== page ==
Thank you, Fred. I'm particularly curious about the process used to create the design. What I'm referring to as a "seam" really looks more to be an excess of silver that was squeezed outward by some sort of pressing/stamping device or mold.
I have a Wm. Rogers & Son compote with a very ornate stem that also has such a seam. Would you be able to tell me how these "seamed" designs are made, and if the seam means that the piece is of lower grade/quality? Thanks.
Clare it is a pleasure to answer your questions because I think you ask with a true desire to learn.
The seam you ask about was probably created by the mold to create the item. The manufacturer should have cleaned up the seam with filing and chasing. You are right in assuming that most of the items with visible seams in castings are poorer quality than those items where the seam is nearly invisible.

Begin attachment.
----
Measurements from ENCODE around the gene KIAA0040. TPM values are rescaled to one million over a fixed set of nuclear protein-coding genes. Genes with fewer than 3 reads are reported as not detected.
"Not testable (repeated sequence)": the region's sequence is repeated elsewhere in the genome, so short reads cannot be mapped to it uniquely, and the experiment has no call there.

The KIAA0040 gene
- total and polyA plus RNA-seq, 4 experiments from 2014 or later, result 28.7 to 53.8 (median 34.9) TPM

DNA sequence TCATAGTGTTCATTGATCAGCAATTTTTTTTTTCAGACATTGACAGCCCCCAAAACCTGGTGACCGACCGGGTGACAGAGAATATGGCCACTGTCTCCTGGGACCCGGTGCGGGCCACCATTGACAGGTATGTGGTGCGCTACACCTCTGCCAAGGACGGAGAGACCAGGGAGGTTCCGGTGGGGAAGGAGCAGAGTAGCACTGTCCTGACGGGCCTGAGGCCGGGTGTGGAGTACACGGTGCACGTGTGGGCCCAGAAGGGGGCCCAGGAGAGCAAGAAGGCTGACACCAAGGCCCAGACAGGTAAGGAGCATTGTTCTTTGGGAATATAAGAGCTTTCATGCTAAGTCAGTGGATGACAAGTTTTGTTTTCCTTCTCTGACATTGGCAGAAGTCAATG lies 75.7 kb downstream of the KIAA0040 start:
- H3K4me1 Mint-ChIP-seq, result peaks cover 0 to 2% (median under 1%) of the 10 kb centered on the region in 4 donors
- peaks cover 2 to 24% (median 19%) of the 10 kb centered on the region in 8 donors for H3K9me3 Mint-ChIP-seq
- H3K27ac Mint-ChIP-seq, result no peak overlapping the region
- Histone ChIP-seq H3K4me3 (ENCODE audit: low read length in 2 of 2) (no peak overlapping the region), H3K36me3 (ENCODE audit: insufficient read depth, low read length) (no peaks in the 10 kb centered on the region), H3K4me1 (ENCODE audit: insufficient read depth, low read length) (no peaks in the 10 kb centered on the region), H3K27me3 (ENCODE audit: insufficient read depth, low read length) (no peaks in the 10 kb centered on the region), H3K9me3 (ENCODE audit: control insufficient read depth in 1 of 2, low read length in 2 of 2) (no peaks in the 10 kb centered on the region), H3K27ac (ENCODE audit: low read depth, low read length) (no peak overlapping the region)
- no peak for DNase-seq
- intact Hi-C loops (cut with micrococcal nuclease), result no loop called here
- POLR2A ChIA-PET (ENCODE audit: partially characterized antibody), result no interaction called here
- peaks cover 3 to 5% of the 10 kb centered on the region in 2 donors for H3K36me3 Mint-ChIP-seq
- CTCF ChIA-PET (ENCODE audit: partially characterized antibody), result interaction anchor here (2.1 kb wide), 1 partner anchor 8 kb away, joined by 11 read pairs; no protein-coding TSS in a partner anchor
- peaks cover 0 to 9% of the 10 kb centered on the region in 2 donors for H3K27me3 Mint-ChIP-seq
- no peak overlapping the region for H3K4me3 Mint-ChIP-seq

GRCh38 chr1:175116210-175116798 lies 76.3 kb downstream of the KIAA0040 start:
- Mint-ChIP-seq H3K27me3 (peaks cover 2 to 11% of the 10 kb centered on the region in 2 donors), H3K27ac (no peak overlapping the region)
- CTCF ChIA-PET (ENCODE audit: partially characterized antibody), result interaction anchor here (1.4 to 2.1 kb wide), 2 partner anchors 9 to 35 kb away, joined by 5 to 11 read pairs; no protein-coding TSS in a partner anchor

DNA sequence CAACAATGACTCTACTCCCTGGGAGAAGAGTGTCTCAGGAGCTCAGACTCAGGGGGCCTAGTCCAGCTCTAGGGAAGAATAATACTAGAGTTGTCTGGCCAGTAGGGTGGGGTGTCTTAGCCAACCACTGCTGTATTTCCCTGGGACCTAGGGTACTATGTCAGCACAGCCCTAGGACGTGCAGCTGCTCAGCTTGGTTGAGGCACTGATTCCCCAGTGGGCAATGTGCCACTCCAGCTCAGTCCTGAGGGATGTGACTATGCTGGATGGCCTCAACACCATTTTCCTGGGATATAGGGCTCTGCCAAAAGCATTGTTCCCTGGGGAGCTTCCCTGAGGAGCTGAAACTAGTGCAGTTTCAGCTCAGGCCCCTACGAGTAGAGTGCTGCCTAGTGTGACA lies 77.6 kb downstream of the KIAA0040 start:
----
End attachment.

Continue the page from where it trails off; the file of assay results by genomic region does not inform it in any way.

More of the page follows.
The items you have described were both made by the process of casting. The are probably cast in a low temperature metal similar to pewter. They are usually reproductions of items that were originally handmade from sheets and bars of silver and then decorated by a process known as repousse and chasing. Some items are decorated with finely cast fruit or scrolls. It takes a keen eye and visits to museums and high end antique stores to learn to distinguish the good from the bad. There is nothing quite like being able to handle well made items and to be able to use them for the purpose they were made.